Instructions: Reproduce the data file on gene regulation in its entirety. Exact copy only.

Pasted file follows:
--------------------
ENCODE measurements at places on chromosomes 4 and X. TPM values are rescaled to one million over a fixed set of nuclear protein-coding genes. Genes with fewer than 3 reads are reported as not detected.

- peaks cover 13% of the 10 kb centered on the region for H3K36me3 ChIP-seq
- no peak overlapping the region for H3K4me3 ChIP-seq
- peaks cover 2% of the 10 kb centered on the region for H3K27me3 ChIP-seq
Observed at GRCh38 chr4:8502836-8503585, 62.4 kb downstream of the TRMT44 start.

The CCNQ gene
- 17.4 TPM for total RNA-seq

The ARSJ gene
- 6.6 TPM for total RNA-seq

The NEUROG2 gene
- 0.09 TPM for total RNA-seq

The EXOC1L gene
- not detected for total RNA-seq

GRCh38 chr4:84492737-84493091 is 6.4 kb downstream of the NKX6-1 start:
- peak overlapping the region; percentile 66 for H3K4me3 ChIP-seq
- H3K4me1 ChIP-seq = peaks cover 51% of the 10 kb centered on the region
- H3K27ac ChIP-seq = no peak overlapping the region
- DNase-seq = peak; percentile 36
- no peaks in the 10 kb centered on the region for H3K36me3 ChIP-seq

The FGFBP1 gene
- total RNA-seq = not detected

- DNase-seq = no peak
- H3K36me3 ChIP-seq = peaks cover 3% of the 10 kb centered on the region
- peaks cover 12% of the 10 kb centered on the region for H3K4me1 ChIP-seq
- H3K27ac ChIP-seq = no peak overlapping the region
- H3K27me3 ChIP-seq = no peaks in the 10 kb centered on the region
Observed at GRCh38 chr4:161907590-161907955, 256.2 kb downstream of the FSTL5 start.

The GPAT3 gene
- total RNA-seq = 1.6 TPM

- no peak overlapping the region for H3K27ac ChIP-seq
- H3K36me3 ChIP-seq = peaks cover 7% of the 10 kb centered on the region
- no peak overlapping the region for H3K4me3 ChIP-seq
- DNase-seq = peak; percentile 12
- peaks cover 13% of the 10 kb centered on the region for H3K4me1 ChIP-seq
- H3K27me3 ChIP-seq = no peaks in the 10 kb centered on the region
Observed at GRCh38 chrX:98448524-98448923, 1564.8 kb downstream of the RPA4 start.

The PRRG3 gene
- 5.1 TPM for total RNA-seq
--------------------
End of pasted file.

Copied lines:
ENCODE measurements at places on chromosomes 4 and X. TPM values are rescaled to one million over a fixed set of nuclear protein-coding genes. Genes with fewer than 3 reads are reported as not detected.

- peaks cover 13% of the 10 kb centered on the region for H3K36me3 ChIP-seq
- no peak overlapping the region for H3K4me3 ChIP-seq
- peaks cover 2% of the 10 kb centered on the region for H3K27me3 ChIP-seq
Observed at GRCh38 chr4:8502836-8503585, 62.4 kb downstream of the TRMT44 start.

The CCNQ gene
- 17.4 TPM for total RNA-seq

The ARSJ gene
- 6.6 TPM for total RNA-seq

The NEUROG2 gene
- 0.09 TPM for total RNA-seq

The EXOC1L gene
- not detected for total RNA-seq

GRCh38 chr4:84492737-84493091 is 6.4 kb downstream of the NKX6-1 start:
- peak overlapping the region; percentile 66 for H3K4me3 ChIP-seq
- H3K4me1 ChIP-seq = peaks cover 51% of the 10 kb centered on the region
- H3K27ac ChIP-seq = no peak overlapping the region
- DNase-seq = peak; percentile 36
- no peaks in the 10 kb centered on the region for H3K36me3 ChIP-seq

The FGFBP1 gene
- total RNA-seq = not detected

- DNase-seq = no peak
- H3K36me3 ChIP-seq = peaks cover 3% of the 10 kb centered on the region
- peaks cover 12% of the 10 kb centered on the region for H3K4me1 ChIP-seq
- H3K27ac ChIP-seq = no peak overlapping the region
- H3K27me3 ChIP-seq = no peaks in the 10 kb centered on the region
Observed at GRCh38 chr4:161907590-161907955, 256.2 kb downstream of the FSTL5 start.

The GPAT3 gene
- total RNA-seq = 1.6 TPM

- no peak overlapping the region for H3K27ac ChIP-seq
- H3K36me3 ChIP-seq = peaks cover 7% of the 10 kb centered on the region
- no peak overlapping the region for H3K4me3 ChIP-seq
- DNase-seq = peak; percentile 12
- peaks cover 13% of the 10 kb centered on the region for H3K4me1 ChIP-seq
- H3K27me3 ChIP-seq = no peaks in the 10 kb centered on the region
Observed at GRCh38 chrX:98448524-98448923, 1564.8 kb downstream of the RPA4 start.

The PRRG3 gene
- 5.1 TPM for total RNA-seq